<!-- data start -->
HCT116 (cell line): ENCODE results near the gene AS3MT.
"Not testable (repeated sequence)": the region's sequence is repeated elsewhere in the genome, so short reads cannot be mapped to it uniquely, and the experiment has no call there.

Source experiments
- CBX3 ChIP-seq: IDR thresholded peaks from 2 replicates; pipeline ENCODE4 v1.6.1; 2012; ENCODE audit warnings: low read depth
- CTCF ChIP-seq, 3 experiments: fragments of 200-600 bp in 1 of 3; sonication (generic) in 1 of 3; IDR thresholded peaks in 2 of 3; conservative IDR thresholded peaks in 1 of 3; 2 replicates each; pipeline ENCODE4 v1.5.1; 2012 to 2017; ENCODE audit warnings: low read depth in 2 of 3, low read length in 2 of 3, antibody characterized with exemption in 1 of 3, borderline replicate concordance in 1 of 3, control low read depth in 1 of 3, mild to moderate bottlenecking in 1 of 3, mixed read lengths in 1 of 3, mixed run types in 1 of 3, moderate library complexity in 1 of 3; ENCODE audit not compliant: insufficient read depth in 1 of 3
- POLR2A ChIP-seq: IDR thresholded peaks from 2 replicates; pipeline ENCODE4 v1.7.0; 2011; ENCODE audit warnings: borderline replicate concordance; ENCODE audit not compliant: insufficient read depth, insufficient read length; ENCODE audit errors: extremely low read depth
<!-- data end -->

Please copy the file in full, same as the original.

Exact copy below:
HCT116 (cell line): ENCODE results near the gene AS3MT.
"Not testable (repeated sequence)": the region's sequence is repeated elsewhere in the genome, so short reads cannot be mapped to it uniquely, and the experiment has no call there.

Source experiments
- CBX3 ChIP-seq: IDR thresholded peaks from 2 replicates; pipeline ENCODE4 v1.6.1; 2012; ENCODE audit warnings: low read depth
- CTCF ChIP-seq, 3 experiments: fragments of 200-600 bp in 1 of 3; sonication (generic) in 1 of 3; IDR thresholded peaks in 2 of 3; conservative IDR thresholded peaks in 1 of 3; 2 replicates each; pipeline ENCODE4 v1.5.1; 2012 to 2017; ENCODE audit warnings: low read depth in 2 of 3, low read length in 2 of 3, antibody characterized with exemption in 1 of 3, borderline replicate concordance in 1 of 3, control low read depth in 1 of 3, mild to moderate bottlenecking in 1 of 3, mixed read lengths in 1 of 3, mixed run types in 1 of 3, moderate library complexity in 1 of 3; ENCODE audit not compliant: insufficient read depth in 1 of 3
- POLR2A ChIP-seq: IDR thresholded peaks from 2 replicates; pipeline ENCODE4 v1.7.0; 2011; ENCODE audit warnings: borderline replicate concordance; ENCODE audit not compliant: insufficient read depth, insufficient read length; ENCODE audit errors: extremely low read depth